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Radical change needed to tackle housing crisis in Cork

This was first published in the Evening Echo here

LAST month, the Department of Housing, Planning and Local Government claimed that their plan ‘Rebuilding Ireland’ is working and is ahead of schedule. But, with each passing day, we know the housing crisis is getting worse. Demand for housing outstrips supply. There is a rental crisis.

Homelessness is increasing. Houses prices have bounced back to the heights of the pre-crisis era.

The housing assistance payment scheme is under significant pressure. The millennial generation are living longer with their parents than any other previous generations. All in all, the housing situation is a complete mess.

A further problem is that it is not just a case of build, build, build. There is a growing realisation that the communities we have built in the past have created many problems. For example, the Cork-city region is a low density city, it is one of the most congested small cities in Europe, it has 70 per cent car dependency and because it has a very large spread, we have a low potential for efficient public transport. We also have large communities in our city suffering from severe disadvantage and deprivation. And, there is a serious affordability problem resulting in exclusion, segregation and a growing problem of a society of haves and have-nots.

The recent city boundary expansion towards Blarney and Tower mean the ill-conceived plans of the past to spread the city-region are continuing. There is currently only zoning for sustainable development for 34,000 housing units in the Cork city-region (city-region based on my analysis of commuting patterns). Yes, there is zoning further in the county for a further 60,000 units. But, these zonings are in high-risk sprawling and or isolated remote areas in County Cork and are far from our employment hotspots. It is easy to envisage what will happen. Due to a greater potential of supply and lower land values in the county relative to the city, people will be incentivised to drive into Cork County until they qualify for the mortgage they can afford. The sprawl model of the past 40 years, unaffordability, segregation and exclusion in the city-region will continue.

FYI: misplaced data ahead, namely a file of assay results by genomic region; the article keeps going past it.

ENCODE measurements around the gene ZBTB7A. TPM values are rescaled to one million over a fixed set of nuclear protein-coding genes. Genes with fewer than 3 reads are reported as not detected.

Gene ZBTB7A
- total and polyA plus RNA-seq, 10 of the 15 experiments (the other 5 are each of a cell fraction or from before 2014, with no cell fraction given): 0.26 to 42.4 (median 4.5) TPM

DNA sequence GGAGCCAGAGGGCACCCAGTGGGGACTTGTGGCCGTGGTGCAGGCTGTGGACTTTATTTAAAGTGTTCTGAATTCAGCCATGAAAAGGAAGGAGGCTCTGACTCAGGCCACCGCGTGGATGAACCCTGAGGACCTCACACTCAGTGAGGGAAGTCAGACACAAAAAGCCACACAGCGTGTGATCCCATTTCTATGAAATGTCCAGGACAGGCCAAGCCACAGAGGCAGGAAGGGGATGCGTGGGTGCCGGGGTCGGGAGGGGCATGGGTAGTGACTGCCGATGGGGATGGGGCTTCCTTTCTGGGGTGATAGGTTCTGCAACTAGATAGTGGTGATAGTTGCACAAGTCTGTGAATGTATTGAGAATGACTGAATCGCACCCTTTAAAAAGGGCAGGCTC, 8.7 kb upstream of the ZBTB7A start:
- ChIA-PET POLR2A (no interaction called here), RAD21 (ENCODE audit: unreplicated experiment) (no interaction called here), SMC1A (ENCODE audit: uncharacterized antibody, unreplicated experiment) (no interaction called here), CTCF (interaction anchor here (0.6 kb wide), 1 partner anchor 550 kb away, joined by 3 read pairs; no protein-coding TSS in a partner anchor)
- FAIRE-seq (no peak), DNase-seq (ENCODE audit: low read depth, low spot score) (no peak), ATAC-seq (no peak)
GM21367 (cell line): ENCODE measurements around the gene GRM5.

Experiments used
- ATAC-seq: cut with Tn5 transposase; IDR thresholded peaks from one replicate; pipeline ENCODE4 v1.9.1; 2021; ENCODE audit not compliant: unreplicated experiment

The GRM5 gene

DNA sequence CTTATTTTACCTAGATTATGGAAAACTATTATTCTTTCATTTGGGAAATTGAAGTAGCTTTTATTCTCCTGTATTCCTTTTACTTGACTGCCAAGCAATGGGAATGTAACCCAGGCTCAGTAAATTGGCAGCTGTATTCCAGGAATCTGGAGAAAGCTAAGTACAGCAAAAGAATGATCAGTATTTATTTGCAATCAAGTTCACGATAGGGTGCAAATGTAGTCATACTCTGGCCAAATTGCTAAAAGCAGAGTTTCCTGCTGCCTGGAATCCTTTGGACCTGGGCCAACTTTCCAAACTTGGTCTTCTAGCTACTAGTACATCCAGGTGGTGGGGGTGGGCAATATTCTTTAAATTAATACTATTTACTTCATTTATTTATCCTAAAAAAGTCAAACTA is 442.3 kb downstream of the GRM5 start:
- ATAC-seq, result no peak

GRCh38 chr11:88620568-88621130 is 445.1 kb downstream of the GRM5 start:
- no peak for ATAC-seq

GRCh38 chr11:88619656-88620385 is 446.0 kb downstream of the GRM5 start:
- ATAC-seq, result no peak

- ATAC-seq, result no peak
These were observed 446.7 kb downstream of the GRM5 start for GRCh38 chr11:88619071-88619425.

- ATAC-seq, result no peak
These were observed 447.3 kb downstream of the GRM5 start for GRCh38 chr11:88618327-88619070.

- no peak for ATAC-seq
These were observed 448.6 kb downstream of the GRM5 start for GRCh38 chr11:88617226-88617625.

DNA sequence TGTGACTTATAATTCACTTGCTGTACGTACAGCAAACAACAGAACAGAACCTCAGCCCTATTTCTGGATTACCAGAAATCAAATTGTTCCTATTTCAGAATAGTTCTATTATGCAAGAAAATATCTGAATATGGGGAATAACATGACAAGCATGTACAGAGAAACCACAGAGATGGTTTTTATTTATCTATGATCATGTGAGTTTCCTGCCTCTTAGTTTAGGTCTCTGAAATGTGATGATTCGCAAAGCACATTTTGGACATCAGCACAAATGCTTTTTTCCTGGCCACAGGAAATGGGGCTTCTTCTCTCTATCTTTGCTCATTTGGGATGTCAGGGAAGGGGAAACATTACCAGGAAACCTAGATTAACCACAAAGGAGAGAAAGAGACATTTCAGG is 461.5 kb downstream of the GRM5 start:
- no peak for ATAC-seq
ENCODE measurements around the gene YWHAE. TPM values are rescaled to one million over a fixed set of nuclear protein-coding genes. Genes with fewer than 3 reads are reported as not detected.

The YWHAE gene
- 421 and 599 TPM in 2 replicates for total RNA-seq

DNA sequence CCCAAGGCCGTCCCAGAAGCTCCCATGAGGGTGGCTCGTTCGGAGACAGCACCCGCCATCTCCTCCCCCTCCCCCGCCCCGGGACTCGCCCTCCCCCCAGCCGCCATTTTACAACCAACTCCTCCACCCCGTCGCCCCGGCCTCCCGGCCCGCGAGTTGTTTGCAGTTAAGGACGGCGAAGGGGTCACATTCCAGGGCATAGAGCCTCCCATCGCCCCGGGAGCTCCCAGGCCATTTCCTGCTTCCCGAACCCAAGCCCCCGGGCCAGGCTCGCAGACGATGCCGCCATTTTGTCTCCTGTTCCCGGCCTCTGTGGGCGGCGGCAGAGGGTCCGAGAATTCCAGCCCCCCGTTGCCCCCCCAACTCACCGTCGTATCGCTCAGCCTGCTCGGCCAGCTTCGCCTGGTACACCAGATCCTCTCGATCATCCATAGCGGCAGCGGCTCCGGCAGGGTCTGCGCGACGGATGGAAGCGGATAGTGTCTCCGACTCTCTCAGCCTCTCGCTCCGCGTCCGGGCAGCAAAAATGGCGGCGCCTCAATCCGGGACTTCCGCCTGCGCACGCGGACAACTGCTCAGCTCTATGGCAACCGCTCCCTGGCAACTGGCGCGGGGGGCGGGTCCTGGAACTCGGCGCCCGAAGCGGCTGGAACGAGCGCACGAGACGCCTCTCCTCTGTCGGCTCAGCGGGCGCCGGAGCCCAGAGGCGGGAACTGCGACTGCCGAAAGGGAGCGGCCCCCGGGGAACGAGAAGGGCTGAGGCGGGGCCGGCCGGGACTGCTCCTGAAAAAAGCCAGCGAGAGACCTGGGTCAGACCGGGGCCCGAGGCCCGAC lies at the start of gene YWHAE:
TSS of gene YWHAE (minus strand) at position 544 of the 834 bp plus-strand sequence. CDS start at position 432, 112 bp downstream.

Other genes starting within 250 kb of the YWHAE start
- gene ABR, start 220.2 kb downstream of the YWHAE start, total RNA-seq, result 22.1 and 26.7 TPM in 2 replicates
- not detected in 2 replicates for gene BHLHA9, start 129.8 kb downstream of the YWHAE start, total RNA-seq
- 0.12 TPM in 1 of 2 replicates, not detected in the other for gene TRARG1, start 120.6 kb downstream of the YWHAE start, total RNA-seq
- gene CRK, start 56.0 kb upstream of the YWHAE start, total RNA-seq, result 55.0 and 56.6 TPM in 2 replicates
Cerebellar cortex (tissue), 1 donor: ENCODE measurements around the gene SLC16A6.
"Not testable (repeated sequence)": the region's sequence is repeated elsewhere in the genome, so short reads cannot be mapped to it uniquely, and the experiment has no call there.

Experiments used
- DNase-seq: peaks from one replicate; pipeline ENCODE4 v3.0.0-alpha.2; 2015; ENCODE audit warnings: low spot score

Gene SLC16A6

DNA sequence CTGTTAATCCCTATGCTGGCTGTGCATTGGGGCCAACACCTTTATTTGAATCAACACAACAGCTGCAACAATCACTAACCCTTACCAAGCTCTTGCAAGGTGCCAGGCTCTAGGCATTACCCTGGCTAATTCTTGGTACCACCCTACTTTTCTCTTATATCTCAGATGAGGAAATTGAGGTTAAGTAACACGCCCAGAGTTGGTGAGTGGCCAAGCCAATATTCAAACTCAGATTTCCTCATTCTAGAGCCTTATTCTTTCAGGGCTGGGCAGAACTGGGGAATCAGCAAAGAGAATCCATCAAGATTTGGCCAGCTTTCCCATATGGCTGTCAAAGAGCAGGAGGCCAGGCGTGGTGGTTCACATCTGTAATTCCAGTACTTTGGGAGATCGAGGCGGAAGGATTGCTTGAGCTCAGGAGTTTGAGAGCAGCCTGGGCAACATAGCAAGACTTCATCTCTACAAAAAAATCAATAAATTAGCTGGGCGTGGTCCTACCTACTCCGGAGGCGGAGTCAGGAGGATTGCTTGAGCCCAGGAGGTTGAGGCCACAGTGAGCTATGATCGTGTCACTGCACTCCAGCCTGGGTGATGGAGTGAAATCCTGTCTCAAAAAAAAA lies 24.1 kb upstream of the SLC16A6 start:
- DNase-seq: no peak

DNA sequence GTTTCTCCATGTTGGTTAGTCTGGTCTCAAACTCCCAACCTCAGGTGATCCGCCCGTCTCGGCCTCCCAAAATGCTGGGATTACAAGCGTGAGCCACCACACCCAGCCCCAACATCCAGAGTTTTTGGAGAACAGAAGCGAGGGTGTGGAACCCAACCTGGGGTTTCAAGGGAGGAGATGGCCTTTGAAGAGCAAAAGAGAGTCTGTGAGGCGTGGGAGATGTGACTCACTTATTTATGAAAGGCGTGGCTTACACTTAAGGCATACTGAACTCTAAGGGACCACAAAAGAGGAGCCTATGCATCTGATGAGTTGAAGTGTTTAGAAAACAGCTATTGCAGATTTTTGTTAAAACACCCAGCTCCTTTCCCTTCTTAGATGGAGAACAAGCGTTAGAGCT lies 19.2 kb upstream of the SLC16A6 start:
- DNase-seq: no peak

Further, the underlying incentives of our national system are wrong if we want to fix this crisis.

Landowners are incentivised to hoard development land that is in scarce supply where people need houses.

Wealthy people are incentivised to invest in housing and land, driving up prices and squeezing out average and low income families out of the market.

When the problems are analysed, it always comes back to one issue as a central problem over others. And, that is the problem of land. Land is scarce. Unlike other goods, we can’t make more of it. And, as more and more people migrate to the city, land availability per person is falling.